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The review for volume I remarked that "this monograph will take its place as the leading reference work for a summary of the information that has been published on the subject. The appearance of the companion volume, on laboratory methods, is awaited with interest." Volume II maintains the high standard established in the first volume. The authors have not covered all of the laboratory methods of quantitative clinical chemistry, but those that were included in the book have been tested as far as possible by the authors or were such as would meet the critical standards set by the authors. Wherever possible, a gravimetric, titrimetric, colorimetric or gasometric procedure, with macro and micro forms, has been presented. In view of Van Slyke's extensive experience with gasometric methods, it is hardy surprising, despite the original intentions of the authors to include one of the three general methods of analytic chemistry, that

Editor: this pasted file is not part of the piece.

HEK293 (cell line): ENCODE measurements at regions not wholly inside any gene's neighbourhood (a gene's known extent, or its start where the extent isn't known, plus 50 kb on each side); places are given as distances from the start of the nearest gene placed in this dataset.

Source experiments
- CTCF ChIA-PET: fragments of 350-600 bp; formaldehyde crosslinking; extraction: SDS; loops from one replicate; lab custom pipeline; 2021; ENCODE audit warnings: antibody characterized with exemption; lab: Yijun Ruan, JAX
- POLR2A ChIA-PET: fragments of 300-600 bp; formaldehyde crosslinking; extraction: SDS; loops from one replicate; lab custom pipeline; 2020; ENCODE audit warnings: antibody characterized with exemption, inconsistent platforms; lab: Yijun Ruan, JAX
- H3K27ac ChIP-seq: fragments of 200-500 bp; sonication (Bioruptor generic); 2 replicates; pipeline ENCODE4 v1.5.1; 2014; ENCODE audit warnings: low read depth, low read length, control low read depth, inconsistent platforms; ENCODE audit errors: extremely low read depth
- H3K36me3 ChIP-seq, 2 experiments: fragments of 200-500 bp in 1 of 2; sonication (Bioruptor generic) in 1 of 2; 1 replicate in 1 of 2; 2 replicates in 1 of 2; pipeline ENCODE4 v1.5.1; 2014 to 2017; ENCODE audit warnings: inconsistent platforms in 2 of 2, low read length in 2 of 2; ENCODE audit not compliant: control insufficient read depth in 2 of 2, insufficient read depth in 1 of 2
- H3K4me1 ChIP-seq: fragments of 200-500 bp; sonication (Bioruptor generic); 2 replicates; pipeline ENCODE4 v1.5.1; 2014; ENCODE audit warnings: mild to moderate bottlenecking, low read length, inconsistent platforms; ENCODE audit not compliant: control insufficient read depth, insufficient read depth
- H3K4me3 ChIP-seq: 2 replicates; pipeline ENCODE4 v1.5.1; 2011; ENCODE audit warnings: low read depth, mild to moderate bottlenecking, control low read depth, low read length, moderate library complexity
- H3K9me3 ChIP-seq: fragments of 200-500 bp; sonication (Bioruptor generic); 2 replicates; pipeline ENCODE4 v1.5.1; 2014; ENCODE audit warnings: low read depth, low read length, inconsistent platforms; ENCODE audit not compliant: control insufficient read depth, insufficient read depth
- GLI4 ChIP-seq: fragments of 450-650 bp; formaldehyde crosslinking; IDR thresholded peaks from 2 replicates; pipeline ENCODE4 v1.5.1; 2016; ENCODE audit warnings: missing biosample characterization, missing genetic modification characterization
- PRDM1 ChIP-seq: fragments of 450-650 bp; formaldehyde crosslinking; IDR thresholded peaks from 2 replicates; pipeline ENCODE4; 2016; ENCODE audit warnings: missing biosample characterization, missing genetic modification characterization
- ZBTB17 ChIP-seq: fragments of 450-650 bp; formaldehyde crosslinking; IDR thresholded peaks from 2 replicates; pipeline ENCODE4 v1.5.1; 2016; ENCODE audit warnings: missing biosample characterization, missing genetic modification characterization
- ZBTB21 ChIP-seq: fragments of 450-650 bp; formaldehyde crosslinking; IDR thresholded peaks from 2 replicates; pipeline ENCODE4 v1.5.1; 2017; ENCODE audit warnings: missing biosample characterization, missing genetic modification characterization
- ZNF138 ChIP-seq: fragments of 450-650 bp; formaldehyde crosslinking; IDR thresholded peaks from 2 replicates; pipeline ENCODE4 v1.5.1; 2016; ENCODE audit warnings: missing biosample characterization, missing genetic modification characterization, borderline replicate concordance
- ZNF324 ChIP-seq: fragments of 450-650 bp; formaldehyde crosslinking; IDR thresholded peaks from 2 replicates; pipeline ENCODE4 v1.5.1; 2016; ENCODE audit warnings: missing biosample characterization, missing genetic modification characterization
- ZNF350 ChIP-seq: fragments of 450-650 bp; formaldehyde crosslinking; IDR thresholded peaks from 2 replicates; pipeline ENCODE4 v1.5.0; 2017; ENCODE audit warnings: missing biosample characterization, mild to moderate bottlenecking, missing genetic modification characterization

Quantitative Clinical Chemistry. Volume II: Methods. JAMA. 1933;100(24):1959. doi:10.1001/jama.1933.02740240055035
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